Main Street Alliance Small Business Owners Send Letter to OCC Opposing Fintech Lending Charter

The proposed charter would undermine critical state protections and place small businesses at grave financial risk.

Today, Main Street Alliance expressed our concern over Comptroller Thomas Curry’s plan to enact a special purpose charter for fintech companies. Access to safe and affordable capital is a key policy priority for Main Street Alliance business owners.

Below is an excerpt from the letter to Comptroller Curry from MSA National Director, Amanda Ballantyne:

“While the growth of the fintech industry presents new opportunities for overlooked businesses to access capital, it also brings considerable risks. To date, irresponsible, and potentially predatory, lending practices have been documented in the online lending market. For instance, average APRs have hovered around 94%, with rates as high as 358%, according to a study by the Opportunity Fund. Fintech lenders have also included hidden or deceptive prepayment charges, opaqueness in repayment policies, and questionable brokerage practices. Not surprising, a 2016 Federal Reserve study reported exceedingly low satisfaction levels among business owners who used online loans (15%), attributable to the high interest rates and unfavorable payment terms of these loans.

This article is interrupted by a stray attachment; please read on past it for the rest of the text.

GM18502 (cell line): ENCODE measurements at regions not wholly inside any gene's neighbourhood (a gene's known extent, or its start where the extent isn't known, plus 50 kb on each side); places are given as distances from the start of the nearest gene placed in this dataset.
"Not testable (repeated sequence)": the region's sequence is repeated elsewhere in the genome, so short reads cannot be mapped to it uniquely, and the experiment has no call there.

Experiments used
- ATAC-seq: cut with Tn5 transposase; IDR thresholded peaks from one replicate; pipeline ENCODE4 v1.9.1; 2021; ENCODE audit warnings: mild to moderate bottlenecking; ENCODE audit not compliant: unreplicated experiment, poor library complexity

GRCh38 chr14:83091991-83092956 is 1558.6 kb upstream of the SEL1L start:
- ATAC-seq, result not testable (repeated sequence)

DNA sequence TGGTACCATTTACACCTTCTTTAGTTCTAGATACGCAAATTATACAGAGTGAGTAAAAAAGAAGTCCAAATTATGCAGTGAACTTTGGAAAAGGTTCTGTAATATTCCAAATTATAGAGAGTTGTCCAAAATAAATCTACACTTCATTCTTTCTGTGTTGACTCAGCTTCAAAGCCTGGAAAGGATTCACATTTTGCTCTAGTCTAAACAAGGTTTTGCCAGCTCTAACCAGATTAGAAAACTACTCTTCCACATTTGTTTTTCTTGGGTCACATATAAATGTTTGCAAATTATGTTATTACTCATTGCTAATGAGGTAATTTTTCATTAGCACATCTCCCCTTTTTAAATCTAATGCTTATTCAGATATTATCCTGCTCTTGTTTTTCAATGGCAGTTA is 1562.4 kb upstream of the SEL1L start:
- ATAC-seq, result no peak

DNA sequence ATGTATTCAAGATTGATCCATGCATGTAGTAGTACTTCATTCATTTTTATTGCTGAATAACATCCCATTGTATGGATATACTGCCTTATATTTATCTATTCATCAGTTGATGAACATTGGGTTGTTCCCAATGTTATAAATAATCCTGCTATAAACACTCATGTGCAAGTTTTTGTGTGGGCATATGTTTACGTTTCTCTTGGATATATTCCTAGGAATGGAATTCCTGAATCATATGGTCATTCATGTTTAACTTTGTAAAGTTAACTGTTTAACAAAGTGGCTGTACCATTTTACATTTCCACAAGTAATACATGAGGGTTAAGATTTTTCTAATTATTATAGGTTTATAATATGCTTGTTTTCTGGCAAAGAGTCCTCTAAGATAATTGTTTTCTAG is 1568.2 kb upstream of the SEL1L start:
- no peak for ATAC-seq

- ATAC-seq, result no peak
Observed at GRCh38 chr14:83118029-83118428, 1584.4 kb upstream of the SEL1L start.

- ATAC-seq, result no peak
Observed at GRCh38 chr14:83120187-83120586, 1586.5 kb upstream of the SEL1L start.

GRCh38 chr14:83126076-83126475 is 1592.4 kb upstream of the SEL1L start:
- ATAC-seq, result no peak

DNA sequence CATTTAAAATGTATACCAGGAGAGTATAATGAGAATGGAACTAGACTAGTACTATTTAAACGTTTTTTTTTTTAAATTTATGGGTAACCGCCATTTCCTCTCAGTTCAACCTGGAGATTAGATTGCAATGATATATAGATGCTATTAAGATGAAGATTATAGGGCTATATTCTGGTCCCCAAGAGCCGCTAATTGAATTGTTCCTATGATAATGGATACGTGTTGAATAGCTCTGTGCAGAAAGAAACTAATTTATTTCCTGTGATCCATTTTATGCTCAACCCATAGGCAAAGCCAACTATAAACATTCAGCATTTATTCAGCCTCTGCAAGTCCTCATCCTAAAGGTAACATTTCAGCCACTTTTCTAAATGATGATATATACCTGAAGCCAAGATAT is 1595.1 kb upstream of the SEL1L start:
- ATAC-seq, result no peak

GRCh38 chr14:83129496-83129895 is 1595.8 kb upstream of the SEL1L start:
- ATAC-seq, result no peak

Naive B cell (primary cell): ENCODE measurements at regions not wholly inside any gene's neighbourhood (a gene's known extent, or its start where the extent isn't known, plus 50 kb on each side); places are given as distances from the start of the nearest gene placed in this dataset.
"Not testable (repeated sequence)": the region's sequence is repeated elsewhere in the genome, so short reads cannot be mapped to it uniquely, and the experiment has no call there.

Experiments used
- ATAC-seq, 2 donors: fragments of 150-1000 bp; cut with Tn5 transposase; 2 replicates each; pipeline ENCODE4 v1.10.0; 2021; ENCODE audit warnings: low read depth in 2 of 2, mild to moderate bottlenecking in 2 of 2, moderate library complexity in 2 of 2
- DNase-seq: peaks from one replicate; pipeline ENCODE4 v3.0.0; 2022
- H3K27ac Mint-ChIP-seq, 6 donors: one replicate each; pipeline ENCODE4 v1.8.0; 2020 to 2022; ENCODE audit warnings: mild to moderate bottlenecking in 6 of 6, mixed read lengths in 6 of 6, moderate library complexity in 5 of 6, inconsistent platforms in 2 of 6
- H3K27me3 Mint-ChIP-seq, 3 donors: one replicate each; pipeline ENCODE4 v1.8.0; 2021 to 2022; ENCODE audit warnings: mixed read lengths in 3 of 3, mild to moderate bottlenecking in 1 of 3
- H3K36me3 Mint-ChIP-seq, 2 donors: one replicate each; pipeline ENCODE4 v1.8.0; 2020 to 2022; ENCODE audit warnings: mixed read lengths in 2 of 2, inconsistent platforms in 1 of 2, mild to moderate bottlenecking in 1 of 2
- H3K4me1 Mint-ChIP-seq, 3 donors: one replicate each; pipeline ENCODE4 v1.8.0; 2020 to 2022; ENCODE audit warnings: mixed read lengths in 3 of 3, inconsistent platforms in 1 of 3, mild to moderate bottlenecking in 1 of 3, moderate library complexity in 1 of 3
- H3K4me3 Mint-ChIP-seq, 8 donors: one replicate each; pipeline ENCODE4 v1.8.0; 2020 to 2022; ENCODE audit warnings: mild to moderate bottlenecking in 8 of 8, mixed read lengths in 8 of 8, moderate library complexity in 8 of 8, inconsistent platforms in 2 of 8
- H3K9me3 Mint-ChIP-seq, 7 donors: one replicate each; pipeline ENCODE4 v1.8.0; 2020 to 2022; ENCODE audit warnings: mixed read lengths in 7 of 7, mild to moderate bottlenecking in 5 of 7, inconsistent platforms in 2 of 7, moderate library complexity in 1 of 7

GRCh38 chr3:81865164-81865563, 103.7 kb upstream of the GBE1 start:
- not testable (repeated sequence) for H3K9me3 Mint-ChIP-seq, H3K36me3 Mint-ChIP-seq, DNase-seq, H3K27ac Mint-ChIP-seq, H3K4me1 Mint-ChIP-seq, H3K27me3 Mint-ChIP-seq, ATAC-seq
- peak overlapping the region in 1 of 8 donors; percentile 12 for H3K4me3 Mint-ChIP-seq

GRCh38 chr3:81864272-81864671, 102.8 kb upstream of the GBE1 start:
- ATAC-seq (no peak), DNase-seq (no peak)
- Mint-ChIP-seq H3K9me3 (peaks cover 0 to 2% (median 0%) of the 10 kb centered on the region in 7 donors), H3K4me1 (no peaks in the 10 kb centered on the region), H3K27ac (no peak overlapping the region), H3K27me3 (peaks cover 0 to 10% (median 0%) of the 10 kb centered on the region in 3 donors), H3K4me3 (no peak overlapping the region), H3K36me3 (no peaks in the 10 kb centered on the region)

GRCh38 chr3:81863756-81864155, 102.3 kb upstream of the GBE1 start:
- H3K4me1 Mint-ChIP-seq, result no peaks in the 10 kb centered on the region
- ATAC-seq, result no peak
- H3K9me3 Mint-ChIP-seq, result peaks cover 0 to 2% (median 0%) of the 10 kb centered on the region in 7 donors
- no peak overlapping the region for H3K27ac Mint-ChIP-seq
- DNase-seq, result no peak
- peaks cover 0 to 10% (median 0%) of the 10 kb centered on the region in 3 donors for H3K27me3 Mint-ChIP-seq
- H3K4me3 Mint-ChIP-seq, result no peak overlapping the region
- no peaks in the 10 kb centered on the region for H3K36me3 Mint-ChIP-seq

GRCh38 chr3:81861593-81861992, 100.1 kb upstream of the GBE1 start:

For small business owners, the potential for fintech companies to inflict serious harm is even more pronounced since many critical federal consumer protection laws do not extend to commercial loans. Consequently, state laws are the primary, and in many cases, only, line of defense against the lending industry.

Robust and comprehensive federal protections are clearly needed to address the current regulatory gaps. However, rather than serve this function, we believe that the proposed charter--in extending bank preemption to fintech companies--would create a more perilous lending environment for small business owners by weakening existing state protections without offering comparable coverage at the national level.”

The letter warns “the OCC’s proposal would endanger small business owners by extending national bank preemption to fintech companies without offering comparable national protections.”

View the full letter HERE.

 

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